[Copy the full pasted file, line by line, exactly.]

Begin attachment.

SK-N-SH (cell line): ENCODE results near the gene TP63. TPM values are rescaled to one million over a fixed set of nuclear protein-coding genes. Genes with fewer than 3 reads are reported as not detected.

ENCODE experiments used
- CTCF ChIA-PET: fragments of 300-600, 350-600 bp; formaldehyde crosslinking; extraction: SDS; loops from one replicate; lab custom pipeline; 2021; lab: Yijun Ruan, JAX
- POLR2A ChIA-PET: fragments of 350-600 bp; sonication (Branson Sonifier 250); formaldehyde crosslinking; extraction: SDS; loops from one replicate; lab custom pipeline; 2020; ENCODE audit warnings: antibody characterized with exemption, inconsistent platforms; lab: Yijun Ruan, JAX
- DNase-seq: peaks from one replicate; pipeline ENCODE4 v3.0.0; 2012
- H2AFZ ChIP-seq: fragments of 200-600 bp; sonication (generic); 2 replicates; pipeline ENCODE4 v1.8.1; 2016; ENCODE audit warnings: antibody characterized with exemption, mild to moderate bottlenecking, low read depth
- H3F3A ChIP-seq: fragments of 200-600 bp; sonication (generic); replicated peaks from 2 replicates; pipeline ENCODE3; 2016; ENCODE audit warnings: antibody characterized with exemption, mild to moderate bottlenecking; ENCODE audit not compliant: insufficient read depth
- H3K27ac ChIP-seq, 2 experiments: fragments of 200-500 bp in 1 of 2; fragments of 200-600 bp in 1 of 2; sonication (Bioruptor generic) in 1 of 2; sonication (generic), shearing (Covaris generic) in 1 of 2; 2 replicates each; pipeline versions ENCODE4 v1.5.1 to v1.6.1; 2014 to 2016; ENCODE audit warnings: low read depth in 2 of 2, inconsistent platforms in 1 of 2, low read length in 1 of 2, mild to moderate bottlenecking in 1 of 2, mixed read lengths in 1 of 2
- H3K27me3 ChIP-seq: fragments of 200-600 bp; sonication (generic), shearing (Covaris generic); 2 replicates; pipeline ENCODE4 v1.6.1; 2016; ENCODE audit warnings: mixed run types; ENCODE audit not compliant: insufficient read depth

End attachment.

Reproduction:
SK-N-SH (cell line): ENCODE results near the gene TP63. TPM values are rescaled to one million over a fixed set of nuclear protein-coding genes. Genes with fewer than 3 reads are reported as not detected.

ENCODE experiments used
- CTCF ChIA-PET: fragments of 300-600, 350-600 bp; formaldehyde crosslinking; extraction: SDS; loops from one replicate; lab custom pipeline; 2021; lab: Yijun Ruan, JAX
- POLR2A ChIA-PET: fragments of 350-600 bp; sonication (Branson Sonifier 250); formaldehyde crosslinking; extraction: SDS; loops from one replicate; lab custom pipeline; 2020; ENCODE audit warnings: antibody characterized with exemption, inconsistent platforms; lab: Yijun Ruan, JAX
- DNase-seq: peaks from one replicate; pipeline ENCODE4 v3.0.0; 2012
- H2AFZ ChIP-seq: fragments of 200-600 bp; sonication (generic); 2 replicates; pipeline ENCODE4 v1.8.1; 2016; ENCODE audit warnings: antibody characterized with exemption, mild to moderate bottlenecking, low read depth
- H3F3A ChIP-seq: fragments of 200-600 bp; sonication (generic); replicated peaks from 2 replicates; pipeline ENCODE3; 2016; ENCODE audit warnings: antibody characterized with exemption, mild to moderate bottlenecking; ENCODE audit not compliant: insufficient read depth
- H3K27ac ChIP-seq, 2 experiments: fragments of 200-500 bp in 1 of 2; fragments of 200-600 bp in 1 of 2; sonication (Bioruptor generic) in 1 of 2; sonication (generic), shearing (Covaris generic) in 1 of 2; 2 replicates each; pipeline versions ENCODE4 v1.5.1 to v1.6.1; 2014 to 2016; ENCODE audit warnings: low read depth in 2 of 2, inconsistent platforms in 1 of 2, low read length in 1 of 2, mild to moderate bottlenecking in 1 of 2, mixed read lengths in 1 of 2
- H3K27me3 ChIP-seq: fragments of 200-600 bp; sonication (generic), shearing (Covaris generic); 2 replicates; pipeline ENCODE4 v1.6.1; 2016; ENCODE audit warnings: mixed run types; ENCODE audit not compliant: insufficient read depth